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The insanity of the narrator in edgar allen poes the tell tale heart

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Since there are dozens of commentaries and reviews here and elsewhere on the internet, in the spirit of freshness, I will take a particular focus: In The Painter of Eyes by Jean Richepin, we encounter an obscure artist who sells his soul to the Devil in order to paint at least one masterpiece.

There is a bit of writing attached to the corner of his great painting that reads: That secret consists of decanting the life from the models one wishes to represent and fixing that life on the canvas. In doing that, one slowly kills the people whose portrait one paints. It is sufficient for me to know that I have made this masterpiece. I commend my soul to the prayers, in case the Evil One does not leave me the time.

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In The Gaze another story by Jean Richepin, the narrator peers through the window of a cell at a madman holding his arms spread, head uplifted, transfixed by a point on a wall near the ceiling. The doctor-alienist relates to the narrator how this inmate is obsessed with the gaze of eyes from an artist's portrait.

So much so, the doctor took a scissors to the painting. And what makes this portrait so infatuating? Why, of course — the gaze of the right eye, which is truly enigmatic. The old man has his close friend steal the portrait from the museum so he can put it in his attic and sit in front of the painting, pondering the enigmatic gaze round the clock.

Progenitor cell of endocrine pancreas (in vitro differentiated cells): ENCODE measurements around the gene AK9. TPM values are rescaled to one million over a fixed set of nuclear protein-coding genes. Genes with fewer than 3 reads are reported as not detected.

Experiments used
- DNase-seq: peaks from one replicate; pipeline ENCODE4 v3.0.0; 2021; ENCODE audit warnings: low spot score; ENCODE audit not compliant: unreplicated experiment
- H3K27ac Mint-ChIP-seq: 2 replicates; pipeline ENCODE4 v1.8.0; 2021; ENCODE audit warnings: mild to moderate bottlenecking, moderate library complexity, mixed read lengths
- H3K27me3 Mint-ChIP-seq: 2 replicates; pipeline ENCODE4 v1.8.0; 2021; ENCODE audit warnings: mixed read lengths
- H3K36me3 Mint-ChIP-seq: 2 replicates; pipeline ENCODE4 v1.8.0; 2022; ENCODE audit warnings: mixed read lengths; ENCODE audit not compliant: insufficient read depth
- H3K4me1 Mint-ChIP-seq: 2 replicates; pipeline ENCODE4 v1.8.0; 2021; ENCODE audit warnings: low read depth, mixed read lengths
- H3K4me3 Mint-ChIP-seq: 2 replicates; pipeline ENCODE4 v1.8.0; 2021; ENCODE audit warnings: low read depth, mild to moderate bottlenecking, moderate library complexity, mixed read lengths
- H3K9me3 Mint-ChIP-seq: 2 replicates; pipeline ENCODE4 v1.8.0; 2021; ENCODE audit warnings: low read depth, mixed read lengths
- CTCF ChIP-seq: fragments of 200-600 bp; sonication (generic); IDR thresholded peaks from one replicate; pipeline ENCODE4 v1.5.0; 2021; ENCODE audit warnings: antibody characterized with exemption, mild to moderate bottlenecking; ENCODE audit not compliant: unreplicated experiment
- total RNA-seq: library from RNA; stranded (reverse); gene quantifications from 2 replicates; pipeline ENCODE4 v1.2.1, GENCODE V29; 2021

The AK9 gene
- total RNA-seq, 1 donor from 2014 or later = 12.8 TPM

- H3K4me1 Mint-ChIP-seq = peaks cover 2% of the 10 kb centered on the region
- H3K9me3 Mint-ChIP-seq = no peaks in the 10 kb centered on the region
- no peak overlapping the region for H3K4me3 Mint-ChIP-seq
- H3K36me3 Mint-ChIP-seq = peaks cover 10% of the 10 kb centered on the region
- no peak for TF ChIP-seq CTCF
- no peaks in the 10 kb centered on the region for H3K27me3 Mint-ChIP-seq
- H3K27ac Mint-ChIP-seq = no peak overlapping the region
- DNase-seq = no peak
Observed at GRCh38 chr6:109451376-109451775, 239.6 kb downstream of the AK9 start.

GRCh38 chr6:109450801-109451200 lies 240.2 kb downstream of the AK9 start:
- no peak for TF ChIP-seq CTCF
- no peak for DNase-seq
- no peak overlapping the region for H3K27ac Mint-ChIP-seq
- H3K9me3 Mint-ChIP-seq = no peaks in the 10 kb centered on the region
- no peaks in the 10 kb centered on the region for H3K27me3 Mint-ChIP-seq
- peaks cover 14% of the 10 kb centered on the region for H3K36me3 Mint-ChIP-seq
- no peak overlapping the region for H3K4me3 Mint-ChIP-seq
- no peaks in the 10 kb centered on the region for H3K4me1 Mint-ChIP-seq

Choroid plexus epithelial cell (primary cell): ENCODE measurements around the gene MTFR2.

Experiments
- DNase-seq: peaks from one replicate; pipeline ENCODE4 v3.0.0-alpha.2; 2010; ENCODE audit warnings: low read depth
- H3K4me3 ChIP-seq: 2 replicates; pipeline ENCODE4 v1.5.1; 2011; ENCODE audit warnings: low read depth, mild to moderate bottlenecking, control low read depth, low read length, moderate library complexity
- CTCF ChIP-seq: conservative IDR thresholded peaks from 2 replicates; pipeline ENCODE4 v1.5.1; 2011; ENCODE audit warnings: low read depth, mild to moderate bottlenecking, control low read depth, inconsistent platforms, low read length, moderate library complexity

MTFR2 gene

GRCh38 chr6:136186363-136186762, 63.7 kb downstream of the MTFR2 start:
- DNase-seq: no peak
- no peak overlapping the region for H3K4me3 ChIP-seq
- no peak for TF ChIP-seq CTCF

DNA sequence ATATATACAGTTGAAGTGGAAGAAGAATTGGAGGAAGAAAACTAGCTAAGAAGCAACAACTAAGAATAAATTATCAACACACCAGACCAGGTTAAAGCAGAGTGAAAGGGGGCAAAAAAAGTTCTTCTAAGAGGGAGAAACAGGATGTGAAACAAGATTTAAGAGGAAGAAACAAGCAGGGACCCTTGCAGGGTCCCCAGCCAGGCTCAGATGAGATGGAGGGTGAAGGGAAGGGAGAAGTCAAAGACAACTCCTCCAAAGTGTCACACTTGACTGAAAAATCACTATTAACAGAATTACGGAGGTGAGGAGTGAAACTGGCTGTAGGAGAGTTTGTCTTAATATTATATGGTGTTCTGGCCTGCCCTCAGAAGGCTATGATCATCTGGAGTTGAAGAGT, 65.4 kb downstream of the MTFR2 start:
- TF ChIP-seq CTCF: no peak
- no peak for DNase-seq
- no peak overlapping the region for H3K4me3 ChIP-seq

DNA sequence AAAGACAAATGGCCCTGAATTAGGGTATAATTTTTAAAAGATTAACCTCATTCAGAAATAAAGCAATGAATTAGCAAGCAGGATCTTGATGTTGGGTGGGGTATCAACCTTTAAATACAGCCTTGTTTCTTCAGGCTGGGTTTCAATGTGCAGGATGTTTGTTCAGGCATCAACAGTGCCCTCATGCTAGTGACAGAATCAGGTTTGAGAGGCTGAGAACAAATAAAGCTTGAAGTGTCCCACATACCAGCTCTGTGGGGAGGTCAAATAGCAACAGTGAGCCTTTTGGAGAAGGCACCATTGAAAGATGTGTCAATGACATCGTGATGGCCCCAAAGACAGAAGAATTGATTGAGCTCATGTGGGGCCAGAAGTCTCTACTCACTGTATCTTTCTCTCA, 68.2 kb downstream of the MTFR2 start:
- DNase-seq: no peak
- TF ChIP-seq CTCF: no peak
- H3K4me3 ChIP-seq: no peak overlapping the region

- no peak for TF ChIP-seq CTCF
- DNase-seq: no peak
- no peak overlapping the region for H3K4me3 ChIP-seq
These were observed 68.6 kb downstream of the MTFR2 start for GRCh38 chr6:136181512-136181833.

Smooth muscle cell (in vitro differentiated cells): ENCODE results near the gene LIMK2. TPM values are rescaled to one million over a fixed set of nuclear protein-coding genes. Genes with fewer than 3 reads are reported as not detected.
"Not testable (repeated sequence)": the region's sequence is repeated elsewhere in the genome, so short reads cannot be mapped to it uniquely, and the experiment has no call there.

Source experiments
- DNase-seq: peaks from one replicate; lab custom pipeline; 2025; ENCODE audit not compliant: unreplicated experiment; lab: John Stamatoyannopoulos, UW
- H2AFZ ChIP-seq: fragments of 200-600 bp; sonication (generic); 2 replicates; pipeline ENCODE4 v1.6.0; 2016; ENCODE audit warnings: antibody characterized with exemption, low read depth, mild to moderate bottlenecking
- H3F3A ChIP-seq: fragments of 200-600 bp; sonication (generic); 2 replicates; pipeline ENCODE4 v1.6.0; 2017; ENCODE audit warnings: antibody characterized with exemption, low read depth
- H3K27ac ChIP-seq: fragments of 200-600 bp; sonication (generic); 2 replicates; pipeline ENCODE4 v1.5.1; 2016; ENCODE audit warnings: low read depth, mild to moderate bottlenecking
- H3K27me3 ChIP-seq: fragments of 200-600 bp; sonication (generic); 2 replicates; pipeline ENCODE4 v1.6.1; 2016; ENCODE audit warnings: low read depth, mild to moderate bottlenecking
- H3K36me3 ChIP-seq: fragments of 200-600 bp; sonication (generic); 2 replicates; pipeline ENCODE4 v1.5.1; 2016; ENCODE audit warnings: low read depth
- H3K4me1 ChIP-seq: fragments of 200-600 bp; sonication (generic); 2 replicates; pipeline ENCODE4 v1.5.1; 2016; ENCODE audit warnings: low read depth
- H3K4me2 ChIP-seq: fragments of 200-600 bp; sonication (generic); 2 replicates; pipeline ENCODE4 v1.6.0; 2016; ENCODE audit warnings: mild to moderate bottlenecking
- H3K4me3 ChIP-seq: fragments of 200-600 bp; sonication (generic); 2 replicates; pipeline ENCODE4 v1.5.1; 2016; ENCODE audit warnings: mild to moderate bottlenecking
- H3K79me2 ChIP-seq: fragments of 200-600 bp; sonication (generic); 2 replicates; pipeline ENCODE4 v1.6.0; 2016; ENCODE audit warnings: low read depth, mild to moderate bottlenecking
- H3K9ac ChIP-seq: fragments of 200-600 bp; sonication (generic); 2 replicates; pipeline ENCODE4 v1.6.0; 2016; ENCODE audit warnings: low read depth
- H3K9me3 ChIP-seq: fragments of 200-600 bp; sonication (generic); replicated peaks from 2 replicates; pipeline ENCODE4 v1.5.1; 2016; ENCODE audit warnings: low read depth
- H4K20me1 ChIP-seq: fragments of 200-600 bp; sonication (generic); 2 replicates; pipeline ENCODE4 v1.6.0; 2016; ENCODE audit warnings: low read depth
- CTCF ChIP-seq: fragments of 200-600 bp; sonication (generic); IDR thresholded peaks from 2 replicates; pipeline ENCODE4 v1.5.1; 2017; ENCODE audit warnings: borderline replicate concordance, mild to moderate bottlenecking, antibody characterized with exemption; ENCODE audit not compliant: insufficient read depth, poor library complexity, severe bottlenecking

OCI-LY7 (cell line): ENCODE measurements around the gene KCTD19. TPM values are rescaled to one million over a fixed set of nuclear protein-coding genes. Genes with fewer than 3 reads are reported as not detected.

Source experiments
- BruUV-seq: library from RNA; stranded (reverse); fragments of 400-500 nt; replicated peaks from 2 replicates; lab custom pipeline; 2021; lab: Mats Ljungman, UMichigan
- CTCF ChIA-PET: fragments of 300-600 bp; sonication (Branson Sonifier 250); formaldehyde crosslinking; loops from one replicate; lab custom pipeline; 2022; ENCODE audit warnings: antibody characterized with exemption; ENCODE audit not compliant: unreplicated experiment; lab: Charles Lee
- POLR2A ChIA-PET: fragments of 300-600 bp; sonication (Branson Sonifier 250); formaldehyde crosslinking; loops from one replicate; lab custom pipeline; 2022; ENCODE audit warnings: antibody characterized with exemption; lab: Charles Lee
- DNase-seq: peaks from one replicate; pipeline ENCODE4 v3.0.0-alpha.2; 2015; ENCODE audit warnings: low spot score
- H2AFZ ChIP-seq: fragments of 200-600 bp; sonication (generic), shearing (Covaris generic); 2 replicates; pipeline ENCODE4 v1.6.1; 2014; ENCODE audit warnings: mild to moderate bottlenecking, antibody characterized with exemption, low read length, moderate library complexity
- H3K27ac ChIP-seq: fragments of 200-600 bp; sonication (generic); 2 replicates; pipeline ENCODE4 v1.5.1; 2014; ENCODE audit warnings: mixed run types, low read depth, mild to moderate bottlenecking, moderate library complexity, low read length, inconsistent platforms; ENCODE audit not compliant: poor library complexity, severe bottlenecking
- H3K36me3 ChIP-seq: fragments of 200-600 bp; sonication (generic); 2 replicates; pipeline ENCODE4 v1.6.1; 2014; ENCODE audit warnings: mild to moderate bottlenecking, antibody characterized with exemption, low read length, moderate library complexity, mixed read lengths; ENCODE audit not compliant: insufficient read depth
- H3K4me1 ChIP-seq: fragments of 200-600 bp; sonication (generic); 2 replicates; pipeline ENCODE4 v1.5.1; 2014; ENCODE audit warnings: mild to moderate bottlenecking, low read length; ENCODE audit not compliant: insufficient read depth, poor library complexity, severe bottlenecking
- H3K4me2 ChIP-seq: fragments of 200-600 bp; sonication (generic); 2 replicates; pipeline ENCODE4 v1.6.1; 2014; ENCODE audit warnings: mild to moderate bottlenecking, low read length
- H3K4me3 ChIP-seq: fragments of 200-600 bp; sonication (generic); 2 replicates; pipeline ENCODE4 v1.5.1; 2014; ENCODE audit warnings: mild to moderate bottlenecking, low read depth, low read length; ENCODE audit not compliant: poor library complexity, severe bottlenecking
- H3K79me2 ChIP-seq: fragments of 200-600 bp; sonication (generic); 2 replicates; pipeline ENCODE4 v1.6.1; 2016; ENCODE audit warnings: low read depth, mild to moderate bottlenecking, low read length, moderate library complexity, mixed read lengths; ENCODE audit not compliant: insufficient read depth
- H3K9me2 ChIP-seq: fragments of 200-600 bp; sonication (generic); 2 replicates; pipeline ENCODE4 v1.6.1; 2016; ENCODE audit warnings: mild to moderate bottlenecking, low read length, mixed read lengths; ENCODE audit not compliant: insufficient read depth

The servants think the old man mad but he could care less — he has exactly what he wants — the portrait with its enigmatic eye right in his very own attic. Unfortunately, something unexpected happens. The old man concludes there is only one thing for him to do — he buys some brushes and oils and begins re-painting the portrait, starting with the enigmatic eye. And why would he want to kill this old man, a man who never wronged him?

Yes, it was this!

He had the eye of a vulture — a pale blue eye, with a film over it. Perhaps part of the answer is given by contemporary Argentine author, Ernesto Sabato, when he says that hell is being the object of the gaze of another.

For example, we read how the narrator, lantern in hand, secretly peers in at the sleeping old man at midnight. But then, one night, a noise wakes the old man and he sits bolt upright in bed. And what does the narrator do?

The Tell-Tale Heart

So I opened it — you cannot imagine how stealthily, stealthily — until, at length a single dim ray, like the thread of the spider, shot from out the crevice and fell full upon the vulture eye.

It was open — wide, wide open — and I grew furious as I gazed upon it. What a tale; what an author — a masterpiece of suspense and horror.

  • The old man concludes there is only one thing for him to do — he buys some brushes and oils and begins re-painting the portrait, starting with the enigmatic eye;
  • So much so, the doctor took a scissors to the painting;
  • It was open — wide, wide open — and I grew furious as I gazed upon it;
  • The servants think the old man mad but he could care less — he has exactly what he wants — the portrait with its enigmatic eye right in his very own attic;
  • So I opened it — you cannot imagine how stealthily, stealthily — until, at length a single dim ray, like the thread of the spider, shot from out the crevice and fell full upon the vulture eye;
  • What a tale; what an author — a masterpiece of suspense and horror.